Why Russia is getting closer to default

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The default of Russia on its sovereign debt is getting closer with the decision taken yesterday, Tuesday April 5, by the US Treasury. It adopted a new measure limiting the dollar payment capacities of the Russian authorities.

The message from the US Treasury accompanying its decision is very clear; to face the next deadlines, Moscow must choose: either Russia empties its reserves in dollars, or it uses its export income, or it defaults. The financial sanctions taken against Russia form a noose that the US Treasury is gradually tightening according to increasingly frightening echoes from the war in Ukraine. The massacres of civilians attributed to Russian soldiers in Boutcha, on the outskirts of kyiv, triggered this new tightening. This is additional pressure on the Russian state, according to Anne-Laure Kiechel, the founder of Global Sovereign Advisory, a firm advising states, in particular on their sovereign debt. The end goal of the United States is to exhaust Russian resources to finance its dirty war in Ukraine.

Does Russia have the funds available to meet its deadlines?

In theory, very widely. Its external debt in Eurobonds amounts to 40 billion dollars, and it must face this year maturities of a total amount of 4.7 billion dollars. This is a priori largely covered by the reserves of its Central Bank. Even if these reserves are dwindling, they amount to hundreds of billions of dollars. In addition, Russia continues to export its hydrocarbons, it will bring in 320 billion dollars this year, more than enough to honor the payment of dividends, interest or reimbursements due.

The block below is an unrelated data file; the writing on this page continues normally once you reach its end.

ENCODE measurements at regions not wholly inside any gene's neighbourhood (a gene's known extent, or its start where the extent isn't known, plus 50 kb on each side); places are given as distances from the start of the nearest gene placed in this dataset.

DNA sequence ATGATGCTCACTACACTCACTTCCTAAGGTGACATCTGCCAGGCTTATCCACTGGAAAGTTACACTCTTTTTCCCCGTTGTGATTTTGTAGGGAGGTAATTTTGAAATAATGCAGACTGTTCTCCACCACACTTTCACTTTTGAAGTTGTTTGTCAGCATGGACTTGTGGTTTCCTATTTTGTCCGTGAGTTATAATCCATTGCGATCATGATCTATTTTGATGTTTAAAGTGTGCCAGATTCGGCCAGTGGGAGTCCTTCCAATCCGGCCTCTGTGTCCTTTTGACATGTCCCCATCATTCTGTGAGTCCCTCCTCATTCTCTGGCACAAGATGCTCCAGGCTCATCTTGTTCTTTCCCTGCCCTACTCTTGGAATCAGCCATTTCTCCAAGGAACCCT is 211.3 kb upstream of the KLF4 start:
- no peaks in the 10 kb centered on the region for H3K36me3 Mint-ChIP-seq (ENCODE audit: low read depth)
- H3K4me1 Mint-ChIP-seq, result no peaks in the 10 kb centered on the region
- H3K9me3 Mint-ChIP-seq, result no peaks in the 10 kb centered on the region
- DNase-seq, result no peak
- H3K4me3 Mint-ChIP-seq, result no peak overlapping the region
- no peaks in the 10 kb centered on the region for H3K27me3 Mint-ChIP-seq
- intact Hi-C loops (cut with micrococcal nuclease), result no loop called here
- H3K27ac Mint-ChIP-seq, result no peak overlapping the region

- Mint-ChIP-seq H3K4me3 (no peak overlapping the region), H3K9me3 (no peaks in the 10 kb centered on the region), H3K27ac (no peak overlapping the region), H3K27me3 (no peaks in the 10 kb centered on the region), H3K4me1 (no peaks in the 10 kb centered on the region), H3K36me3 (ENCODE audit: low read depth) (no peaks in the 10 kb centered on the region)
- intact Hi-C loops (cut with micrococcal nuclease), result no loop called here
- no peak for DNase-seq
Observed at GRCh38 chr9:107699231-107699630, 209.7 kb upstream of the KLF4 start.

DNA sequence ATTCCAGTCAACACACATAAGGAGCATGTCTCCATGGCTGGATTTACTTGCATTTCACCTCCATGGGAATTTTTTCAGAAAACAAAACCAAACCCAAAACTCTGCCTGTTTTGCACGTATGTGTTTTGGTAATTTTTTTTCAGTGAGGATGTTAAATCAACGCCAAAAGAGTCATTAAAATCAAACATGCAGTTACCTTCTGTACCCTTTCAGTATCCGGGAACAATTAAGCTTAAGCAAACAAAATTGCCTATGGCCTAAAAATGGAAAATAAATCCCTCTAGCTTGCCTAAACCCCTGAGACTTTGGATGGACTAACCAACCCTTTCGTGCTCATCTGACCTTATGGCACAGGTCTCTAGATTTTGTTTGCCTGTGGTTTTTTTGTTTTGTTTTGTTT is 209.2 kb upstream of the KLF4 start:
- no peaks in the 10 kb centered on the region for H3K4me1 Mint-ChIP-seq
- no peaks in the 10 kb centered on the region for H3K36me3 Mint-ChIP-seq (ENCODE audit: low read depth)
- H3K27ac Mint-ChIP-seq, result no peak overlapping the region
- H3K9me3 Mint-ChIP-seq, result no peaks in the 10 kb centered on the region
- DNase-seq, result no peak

Russia has always expressed its willingness to face

Indeed, Russia does not want to be forced into default, because it knows that it will pay dearly for it in the future. This could prevent it from borrowing on international markets or only at an exorbitant cost; however, it will need new money at one time or another to finance its economy. But in practice, its fate is now entirely in the hands of the US administration. The Treasury granted it an exceptional right to draw on its frozen dollar reserves abroad, this license could be renewed at the end of May. If this were not the case, the probability of a default would then be much higher, according to Anne-Laure Kiechel.

Even if Moscow repays its debt in rubles?

The use of an alternative currency is planned for six of the fifteen bonds issued by Russia. And this option applies only if the country has no other choice, which is not the case since Russia has, in fact, revenues in dollars. Everything will depend good the interpretation of the bodies responsible for declaring the default. The strategy of drying up the Russian economy via payment default is a long-term process that will probably take several more months. Renouncing Russian gas supplies would be much more effective. The decision is up to the main customers, the Europeans, and especially the Germans. And they are not yet ready to resolve it.

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